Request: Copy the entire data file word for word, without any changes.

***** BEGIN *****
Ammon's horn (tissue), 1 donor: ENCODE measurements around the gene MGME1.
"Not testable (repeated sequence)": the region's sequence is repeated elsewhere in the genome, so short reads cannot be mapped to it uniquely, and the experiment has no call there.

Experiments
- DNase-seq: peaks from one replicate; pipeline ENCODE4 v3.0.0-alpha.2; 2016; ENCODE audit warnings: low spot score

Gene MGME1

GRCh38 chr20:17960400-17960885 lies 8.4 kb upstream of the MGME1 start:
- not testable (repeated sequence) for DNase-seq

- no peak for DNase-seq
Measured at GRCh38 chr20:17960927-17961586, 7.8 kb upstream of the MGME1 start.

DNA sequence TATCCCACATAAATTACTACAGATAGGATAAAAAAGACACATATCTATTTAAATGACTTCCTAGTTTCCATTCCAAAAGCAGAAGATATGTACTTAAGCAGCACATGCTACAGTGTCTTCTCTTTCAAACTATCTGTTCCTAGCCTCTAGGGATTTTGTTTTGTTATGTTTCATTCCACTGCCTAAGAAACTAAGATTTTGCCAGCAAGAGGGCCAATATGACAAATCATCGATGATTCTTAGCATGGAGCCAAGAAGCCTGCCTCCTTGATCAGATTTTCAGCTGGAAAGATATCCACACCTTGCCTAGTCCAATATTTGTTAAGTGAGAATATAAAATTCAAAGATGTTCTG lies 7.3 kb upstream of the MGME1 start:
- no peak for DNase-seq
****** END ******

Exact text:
Ammon's horn (tissue), 1 donor: ENCODE measurements around the gene MGME1.
"Not testable (repeated sequence)": the region's sequence is repeated elsewhere in the genome, so short reads cannot be mapped to it uniquely, and the experiment has no call there.

Experiments
- DNase-seq: peaks from one replicate; pipeline ENCODE4 v3.0.0-alpha.2; 2016; ENCODE audit warnings: low spot score

Gene MGME1

GRCh38 chr20:17960400-17960885 lies 8.4 kb upstream of the MGME1 start:
- not testable (repeated sequence) for DNase-seq

- no peak for DNase-seq
Measured at GRCh38 chr20:17960927-17961586, 7.8 kb upstream of the MGME1 start.

DNA sequence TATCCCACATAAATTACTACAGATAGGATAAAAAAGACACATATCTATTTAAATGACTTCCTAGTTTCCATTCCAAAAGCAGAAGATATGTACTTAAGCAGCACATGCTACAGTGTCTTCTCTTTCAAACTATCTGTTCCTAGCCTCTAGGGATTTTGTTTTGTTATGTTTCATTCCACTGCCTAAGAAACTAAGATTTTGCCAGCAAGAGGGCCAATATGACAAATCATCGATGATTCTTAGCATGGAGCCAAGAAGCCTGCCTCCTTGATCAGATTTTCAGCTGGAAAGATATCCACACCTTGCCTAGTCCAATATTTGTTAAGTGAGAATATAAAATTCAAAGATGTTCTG lies 7.3 kb upstream of the MGME1 start:
- no peak for DNase-seq